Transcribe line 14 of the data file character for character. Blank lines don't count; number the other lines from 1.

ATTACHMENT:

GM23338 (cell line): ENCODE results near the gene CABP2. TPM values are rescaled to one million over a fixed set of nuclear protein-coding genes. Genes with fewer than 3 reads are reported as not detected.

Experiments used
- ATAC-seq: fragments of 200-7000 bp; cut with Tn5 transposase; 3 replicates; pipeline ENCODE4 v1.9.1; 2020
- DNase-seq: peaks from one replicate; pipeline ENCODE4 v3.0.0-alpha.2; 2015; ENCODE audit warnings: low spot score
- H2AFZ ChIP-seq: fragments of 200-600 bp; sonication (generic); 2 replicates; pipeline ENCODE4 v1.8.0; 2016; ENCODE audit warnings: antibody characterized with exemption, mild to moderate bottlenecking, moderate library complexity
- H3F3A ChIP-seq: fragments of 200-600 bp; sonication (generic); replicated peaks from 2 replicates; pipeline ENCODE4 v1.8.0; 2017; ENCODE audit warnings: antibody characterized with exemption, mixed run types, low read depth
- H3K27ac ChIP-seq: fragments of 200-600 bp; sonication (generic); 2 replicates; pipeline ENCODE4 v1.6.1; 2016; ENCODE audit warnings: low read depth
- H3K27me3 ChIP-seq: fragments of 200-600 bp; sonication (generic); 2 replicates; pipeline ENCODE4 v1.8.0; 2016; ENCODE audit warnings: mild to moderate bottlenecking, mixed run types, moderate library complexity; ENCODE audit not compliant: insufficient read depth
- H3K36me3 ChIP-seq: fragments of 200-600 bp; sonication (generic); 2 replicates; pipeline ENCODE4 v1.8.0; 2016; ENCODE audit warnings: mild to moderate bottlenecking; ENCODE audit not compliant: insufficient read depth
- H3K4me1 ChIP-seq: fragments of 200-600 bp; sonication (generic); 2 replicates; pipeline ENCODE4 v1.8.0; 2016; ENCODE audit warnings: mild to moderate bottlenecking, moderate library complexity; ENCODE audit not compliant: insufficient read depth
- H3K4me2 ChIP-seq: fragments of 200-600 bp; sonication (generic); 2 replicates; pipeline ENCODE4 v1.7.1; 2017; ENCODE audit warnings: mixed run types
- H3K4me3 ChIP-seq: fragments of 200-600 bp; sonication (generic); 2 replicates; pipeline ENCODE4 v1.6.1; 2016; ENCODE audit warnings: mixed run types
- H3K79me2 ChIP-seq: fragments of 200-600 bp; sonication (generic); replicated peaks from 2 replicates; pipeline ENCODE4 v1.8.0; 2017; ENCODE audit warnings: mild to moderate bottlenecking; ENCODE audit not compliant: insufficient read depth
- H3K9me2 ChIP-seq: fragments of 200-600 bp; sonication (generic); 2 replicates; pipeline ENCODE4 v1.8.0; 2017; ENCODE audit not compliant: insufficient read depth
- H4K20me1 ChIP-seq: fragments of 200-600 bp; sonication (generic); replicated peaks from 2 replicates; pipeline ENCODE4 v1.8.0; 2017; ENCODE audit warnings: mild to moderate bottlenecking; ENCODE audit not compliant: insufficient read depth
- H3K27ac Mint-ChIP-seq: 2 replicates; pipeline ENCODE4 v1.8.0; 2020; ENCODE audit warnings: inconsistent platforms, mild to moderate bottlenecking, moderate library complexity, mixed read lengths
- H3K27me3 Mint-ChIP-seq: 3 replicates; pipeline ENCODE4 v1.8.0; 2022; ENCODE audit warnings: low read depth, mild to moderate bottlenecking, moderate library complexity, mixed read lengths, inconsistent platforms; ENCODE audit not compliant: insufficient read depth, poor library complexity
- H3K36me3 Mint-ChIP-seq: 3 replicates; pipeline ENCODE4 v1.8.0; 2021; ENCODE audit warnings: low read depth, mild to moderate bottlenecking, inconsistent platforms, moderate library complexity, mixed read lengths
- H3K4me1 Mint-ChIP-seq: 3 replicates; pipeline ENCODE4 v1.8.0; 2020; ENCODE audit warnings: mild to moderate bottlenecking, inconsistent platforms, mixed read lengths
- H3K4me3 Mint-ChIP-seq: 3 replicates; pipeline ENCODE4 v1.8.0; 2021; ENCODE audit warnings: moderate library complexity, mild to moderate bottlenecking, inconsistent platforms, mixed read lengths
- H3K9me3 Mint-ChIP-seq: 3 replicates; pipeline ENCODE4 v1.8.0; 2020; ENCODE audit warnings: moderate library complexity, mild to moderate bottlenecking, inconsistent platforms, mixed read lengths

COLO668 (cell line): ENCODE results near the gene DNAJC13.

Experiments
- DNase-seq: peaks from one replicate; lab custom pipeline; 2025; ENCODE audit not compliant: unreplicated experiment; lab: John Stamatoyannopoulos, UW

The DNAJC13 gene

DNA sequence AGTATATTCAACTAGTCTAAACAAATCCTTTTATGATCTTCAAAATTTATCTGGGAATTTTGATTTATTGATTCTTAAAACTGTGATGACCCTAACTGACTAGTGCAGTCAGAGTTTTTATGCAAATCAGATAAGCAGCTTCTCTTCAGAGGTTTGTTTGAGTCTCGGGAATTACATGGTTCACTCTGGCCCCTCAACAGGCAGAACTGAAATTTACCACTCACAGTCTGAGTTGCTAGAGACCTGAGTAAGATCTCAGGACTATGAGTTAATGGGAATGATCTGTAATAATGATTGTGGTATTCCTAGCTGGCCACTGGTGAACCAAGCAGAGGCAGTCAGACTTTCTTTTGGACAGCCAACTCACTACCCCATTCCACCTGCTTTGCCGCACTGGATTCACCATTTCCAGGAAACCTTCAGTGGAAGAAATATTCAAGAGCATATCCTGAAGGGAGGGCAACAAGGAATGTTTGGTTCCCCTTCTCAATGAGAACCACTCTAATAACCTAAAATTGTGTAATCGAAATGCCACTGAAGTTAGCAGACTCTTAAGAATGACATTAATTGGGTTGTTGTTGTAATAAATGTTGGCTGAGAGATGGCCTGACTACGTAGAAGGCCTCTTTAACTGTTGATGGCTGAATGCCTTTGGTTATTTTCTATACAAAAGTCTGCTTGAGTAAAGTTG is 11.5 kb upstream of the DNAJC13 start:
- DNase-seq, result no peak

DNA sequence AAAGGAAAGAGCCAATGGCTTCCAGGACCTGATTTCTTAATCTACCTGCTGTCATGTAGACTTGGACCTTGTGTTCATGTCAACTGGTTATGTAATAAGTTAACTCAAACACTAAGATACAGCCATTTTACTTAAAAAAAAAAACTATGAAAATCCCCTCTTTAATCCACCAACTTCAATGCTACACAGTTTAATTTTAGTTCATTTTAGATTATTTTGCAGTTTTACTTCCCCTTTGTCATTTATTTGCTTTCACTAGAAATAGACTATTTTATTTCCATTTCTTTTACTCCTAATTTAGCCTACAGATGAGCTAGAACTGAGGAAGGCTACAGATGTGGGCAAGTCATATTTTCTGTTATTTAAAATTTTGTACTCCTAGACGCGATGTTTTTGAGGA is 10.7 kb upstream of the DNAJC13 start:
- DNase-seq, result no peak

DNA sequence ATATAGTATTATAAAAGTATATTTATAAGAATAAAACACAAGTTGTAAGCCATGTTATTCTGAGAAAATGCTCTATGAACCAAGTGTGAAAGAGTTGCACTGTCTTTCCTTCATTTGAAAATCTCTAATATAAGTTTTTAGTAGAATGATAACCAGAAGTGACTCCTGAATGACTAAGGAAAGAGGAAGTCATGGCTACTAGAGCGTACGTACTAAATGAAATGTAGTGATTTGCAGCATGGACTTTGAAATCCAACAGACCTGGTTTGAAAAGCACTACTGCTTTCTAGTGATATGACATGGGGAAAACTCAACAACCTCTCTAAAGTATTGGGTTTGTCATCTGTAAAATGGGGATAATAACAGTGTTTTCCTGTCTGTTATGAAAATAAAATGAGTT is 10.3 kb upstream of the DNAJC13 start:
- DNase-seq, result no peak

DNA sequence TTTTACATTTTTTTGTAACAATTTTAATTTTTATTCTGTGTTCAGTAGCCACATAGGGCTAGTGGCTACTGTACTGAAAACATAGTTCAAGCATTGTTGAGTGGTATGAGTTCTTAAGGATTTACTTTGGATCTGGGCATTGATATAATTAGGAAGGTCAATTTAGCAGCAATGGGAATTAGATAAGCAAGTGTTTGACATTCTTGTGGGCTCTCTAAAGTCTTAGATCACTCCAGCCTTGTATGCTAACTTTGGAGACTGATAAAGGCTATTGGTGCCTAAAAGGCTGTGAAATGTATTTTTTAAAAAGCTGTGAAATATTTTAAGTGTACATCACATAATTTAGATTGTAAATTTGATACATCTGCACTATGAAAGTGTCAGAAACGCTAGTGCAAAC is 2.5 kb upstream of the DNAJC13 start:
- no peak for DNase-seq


- H3K9me2 ChIP-seq: fragments of 200-600 bp; sonication (generic); 2 replicates; pipeline ENCODE4 v1.8.0; 2017; ENCODE audit not compliant: insufficient read depth